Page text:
3. Differences of opinion will always exist among God’s people until perfection.
4. Your response to the person and the difference of opinion are keys.
5. Your response is, in part, related to your view of God, the other person, and the importance of biblical truth in your life.
6. Romans 14:16-19: a correct understanding of God’s kingdom sets the table for God-honoring OAN.

a. Correct theology leads to right living: Titus 1:1-2.
b. A right view of God and self results in a right view of and response to others: Matthew 7:1-6.
c. Verse 19 is a summary verse for OAN: pursuing peaceful ways and building up one another.
d. So ask: am I a peacemaker (not a peace lover) or a troublemaker? Do I love the “unlovable” and if so what is the evidence? Romans 12:17-21; 5:6-10

B. Bearing principle: Romans 15:1: We who are strong ought to bear with the failings of the weak and not please ourselves.

1. Holding principle of Romans 14:23 (whatever is not of saving faith is sin): sober reflection of my attitude and actions toward another with whom I disagree.
2. Bearing principle of Romans 15:1:

a. Bear what: weakness – the person/his humanness and his sinfulness in his situation
b. Bear how: to take up and hold, to strengthen, to support, and to carry another
c. It was modeled by Christ: Hebrews 4:15-16
e. It is solution-oriented: be as concerned about the weaker/less mature brother as yourself.
f. How do you decide the weaker and stronger brother?
g. The result is restoration of the person into the body – functionality: Galatians 6:2, 5

III. Family Affection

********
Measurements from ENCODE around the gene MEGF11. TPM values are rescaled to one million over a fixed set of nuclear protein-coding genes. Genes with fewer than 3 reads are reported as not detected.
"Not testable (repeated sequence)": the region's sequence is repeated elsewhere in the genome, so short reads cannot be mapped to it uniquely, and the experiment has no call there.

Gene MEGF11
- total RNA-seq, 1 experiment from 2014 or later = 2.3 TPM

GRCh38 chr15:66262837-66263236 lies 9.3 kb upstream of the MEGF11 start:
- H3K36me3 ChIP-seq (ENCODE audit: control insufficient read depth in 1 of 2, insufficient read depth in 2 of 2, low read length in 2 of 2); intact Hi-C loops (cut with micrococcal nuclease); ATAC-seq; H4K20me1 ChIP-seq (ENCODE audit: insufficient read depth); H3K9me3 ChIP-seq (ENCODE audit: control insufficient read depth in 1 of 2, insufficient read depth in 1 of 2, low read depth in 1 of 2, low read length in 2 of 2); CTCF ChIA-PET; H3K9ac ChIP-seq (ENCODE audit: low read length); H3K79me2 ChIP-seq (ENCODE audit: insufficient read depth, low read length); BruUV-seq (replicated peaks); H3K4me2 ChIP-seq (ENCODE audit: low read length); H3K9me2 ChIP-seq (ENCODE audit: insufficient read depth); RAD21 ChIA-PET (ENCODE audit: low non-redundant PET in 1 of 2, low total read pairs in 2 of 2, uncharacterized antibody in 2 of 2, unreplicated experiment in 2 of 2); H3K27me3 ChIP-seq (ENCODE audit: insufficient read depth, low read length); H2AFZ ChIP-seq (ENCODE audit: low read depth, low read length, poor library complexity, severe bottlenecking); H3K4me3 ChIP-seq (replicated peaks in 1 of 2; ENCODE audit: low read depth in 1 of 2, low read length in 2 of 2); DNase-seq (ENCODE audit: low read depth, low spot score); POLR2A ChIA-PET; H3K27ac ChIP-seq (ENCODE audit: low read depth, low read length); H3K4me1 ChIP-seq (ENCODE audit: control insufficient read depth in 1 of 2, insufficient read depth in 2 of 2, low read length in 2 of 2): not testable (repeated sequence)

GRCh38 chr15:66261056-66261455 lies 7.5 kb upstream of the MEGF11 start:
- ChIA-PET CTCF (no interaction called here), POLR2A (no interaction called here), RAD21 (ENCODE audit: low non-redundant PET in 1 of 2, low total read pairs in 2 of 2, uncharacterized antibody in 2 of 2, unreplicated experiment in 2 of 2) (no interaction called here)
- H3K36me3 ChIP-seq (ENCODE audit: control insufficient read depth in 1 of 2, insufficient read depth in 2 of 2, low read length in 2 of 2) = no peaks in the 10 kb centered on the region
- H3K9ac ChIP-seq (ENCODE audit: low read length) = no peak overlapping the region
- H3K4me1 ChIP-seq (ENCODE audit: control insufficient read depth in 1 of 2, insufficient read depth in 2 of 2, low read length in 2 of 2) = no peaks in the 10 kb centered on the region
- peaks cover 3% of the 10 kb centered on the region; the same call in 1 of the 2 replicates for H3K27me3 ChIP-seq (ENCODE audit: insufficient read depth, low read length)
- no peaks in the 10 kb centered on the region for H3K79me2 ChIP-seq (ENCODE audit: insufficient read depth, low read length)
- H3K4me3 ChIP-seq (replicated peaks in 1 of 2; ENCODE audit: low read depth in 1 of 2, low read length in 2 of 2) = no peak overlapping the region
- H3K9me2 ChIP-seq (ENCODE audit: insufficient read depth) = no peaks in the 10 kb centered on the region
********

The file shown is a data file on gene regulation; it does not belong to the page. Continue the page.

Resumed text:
A. OAN is a family affair:

1. Hearing the Word of God
2. Applying the Word of God
3. Inside-out-ness of the Christian life (Proverb 4:23): Root and fruit, beliefs and behavior, attitudes and actions.

B. A series of passages:
• Romans 12:9-13: life in the Father’s house is not without struggles. Warmth and humility are keys to victory.
• 1 Thessalonians 4:9-10; 5:11, 15: OAN is taught, learned, developed, and continued.
• Hebrews 10:24-25; 13:1: continual OAN-family affection is one of God’s antidotes for separation from the church.
• 1 Peter 1:22: a deepening concern for fellow pilgrims is a response to a changed and changing heart.
• 1 Peter 3:8: Harmonious family living fulfils John 13:34-35 and Matthew 5:13-16
• 2 Peter 1:5-10: working out one’s salvation includes the fruit of OAN (v.7).

Biblical Encouragement As A Vital Feature of OAN

I. What is Biblical Encouragement? One-Anothering: A Function of the Ministry of the Word involves and requires the gift of encouragement. 

A. The word (parakaleo) means coming alongside of another to strengthen and establish; to assist, to aid, to help; and to comfort (see VI) .

1. Most translations (80%) use urge, encourage, beg, plead, and comfort.
2. Biblical encouragement takes different forms.

B. Defined: biblical encouragement is being strengthened in the inner man in order to function by properly calling to mind and applying appropriate biblical principles.

1. It is a whole-person activity (thought, desire, and action) with whole-person results.
2. It is purposeful: it helps prepare for action AND continue in that action.
3. One goal of biblical encouragement is to help the person think, desire, and act biblically especially when it may be hard to do thereby becoming more like Christ.

C. Who needs it?

1. Everyone needs biblical encouragement. No one needs non-BE.
2. How about the excuse maker or someone trying to avoid responsibility?
3. The Bible emphasizes someone who is about to engage in a task: Moses to Joshua: Deuteronomy 1:38; God to Paul (Acts 23:11; 27:22)
4. The “small-souled”: 1 Thessalonians 5:14 – those who fear/worry/fret – the issue is one of control and the4 choice of re3lying on God or self. James 1:8; 4:8: doubter.

D. The culture’s view contrasts the Bible’s view of encouragement. Consider these tenets:
1. A person is his feelings – his inner self: “get to your feelings.”
2. Feelings, both “good” and “bad” ones, are to be your guide.
3. People are “needy” – they need to be lifted up – make them feel better first and most.
4. People are victims to circumstances and others. They are not responsible. Hold them to a different standard; give them labels and treatment including and psychotherapy.